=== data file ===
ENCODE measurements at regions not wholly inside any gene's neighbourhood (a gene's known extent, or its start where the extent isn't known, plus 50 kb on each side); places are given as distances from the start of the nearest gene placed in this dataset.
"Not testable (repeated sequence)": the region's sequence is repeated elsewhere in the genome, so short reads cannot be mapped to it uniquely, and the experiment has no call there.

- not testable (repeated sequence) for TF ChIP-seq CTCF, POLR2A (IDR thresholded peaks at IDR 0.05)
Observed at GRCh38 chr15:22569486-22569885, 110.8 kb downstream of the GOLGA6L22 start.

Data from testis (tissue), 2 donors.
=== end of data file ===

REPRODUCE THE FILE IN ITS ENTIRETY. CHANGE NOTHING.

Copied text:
ENCODE measurements at regions not wholly inside any gene's neighbourhood (a gene's known extent, or its start where the extent isn't known, plus 50 kb on each side); places are given as distances from the start of the nearest gene placed in this dataset.
"Not testable (repeated sequence)": the region's sequence is repeated elsewhere in the genome, so short reads cannot be mapped to it uniquely, and the experiment has no call there.

- not testable (repeated sequence) for TF ChIP-seq CTCF, POLR2A (IDR thresholded peaks at IDR 0.05)
Observed at GRCh38 chr15:22569486-22569885, 110.8 kb downstream of the GOLGA6L22 start.

Data from testis (tissue), 2 donors.